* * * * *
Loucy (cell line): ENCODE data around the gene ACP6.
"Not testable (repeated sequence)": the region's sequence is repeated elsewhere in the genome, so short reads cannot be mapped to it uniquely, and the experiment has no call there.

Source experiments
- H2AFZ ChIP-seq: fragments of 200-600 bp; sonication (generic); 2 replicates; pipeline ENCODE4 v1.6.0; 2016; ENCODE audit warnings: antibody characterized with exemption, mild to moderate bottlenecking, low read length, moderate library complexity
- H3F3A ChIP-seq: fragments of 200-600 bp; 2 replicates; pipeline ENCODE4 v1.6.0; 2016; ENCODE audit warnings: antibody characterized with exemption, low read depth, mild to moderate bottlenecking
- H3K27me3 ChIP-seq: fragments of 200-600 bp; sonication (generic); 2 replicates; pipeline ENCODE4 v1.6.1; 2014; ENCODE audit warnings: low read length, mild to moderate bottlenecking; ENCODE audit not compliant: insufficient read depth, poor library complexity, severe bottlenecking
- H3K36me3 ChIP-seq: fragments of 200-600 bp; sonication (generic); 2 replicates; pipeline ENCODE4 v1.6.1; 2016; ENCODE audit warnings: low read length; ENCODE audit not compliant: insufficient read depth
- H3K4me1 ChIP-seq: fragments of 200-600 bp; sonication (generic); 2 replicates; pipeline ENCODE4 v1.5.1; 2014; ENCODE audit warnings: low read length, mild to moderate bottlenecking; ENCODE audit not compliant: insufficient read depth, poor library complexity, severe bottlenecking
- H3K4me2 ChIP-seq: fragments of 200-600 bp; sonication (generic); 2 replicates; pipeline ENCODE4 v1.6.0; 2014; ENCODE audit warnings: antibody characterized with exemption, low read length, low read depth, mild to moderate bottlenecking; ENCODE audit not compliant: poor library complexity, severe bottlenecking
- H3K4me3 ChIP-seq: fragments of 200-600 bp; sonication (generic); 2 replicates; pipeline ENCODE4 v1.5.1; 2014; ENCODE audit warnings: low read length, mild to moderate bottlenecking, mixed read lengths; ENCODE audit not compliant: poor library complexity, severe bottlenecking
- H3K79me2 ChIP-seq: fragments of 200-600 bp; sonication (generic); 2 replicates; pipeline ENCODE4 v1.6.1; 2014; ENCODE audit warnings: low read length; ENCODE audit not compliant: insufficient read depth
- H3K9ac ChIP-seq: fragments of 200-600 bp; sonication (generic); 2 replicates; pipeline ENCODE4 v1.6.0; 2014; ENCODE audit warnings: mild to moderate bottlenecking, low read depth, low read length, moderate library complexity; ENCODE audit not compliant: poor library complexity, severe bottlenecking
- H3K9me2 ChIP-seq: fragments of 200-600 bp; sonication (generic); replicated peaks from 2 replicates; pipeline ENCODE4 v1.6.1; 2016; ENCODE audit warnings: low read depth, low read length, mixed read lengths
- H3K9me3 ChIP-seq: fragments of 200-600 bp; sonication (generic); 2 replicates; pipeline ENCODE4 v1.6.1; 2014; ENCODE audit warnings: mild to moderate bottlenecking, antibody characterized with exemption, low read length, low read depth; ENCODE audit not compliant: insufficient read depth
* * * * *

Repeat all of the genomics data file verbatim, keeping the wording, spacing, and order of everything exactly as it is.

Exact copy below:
Loucy (cell line): ENCODE data around the gene ACP6.
"Not testable (repeated sequence)": the region's sequence is repeated elsewhere in the genome, so short reads cannot be mapped to it uniquely, and the experiment has no call there.

Source experiments
- H2AFZ ChIP-seq: fragments of 200-600 bp; sonication (generic); 2 replicates; pipeline ENCODE4 v1.6.0; 2016; ENCODE audit warnings: antibody characterized with exemption, mild to moderate bottlenecking, low read length, moderate library complexity
- H3F3A ChIP-seq: fragments of 200-600 bp; 2 replicates; pipeline ENCODE4 v1.6.0; 2016; ENCODE audit warnings: antibody characterized with exemption, low read depth, mild to moderate bottlenecking
- H3K27me3 ChIP-seq: fragments of 200-600 bp; sonication (generic); 2 replicates; pipeline ENCODE4 v1.6.1; 2014; ENCODE audit warnings: low read length, mild to moderate bottlenecking; ENCODE audit not compliant: insufficient read depth, poor library complexity, severe bottlenecking
- H3K36me3 ChIP-seq: fragments of 200-600 bp; sonication (generic); 2 replicates; pipeline ENCODE4 v1.6.1; 2016; ENCODE audit warnings: low read length; ENCODE audit not compliant: insufficient read depth
- H3K4me1 ChIP-seq: fragments of 200-600 bp; sonication (generic); 2 replicates; pipeline ENCODE4 v1.5.1; 2014; ENCODE audit warnings: low read length, mild to moderate bottlenecking; ENCODE audit not compliant: insufficient read depth, poor library complexity, severe bottlenecking
- H3K4me2 ChIP-seq: fragments of 200-600 bp; sonication (generic); 2 replicates; pipeline ENCODE4 v1.6.0; 2014; ENCODE audit warnings: antibody characterized with exemption, low read length, low read depth, mild to moderate bottlenecking; ENCODE audit not compliant: poor library complexity, severe bottlenecking
- H3K4me3 ChIP-seq: fragments of 200-600 bp; sonication (generic); 2 replicates; pipeline ENCODE4 v1.5.1; 2014; ENCODE audit warnings: low read length, mild to moderate bottlenecking, mixed read lengths; ENCODE audit not compliant: poor library complexity, severe bottlenecking
- H3K79me2 ChIP-seq: fragments of 200-600 bp; sonication (generic); 2 replicates; pipeline ENCODE4 v1.6.1; 2014; ENCODE audit warnings: low read length; ENCODE audit not compliant: insufficient read depth
- H3K9ac ChIP-seq: fragments of 200-600 bp; sonication (generic); 2 replicates; pipeline ENCODE4 v1.6.0; 2014; ENCODE audit warnings: mild to moderate bottlenecking, low read depth, low read length, moderate library complexity; ENCODE audit not compliant: poor library complexity, severe bottlenecking
- H3K9me2 ChIP-seq: fragments of 200-600 bp; sonication (generic); replicated peaks from 2 replicates; pipeline ENCODE4 v1.6.1; 2016; ENCODE audit warnings: low read depth, low read length, mixed read lengths
- H3K9me3 ChIP-seq: fragments of 200-600 bp; sonication (generic); 2 replicates; pipeline ENCODE4 v1.6.1; 2014; ENCODE audit warnings: mild to moderate bottlenecking, antibody characterized with exemption, low read length, low read depth; ENCODE audit not compliant: insufficient read depth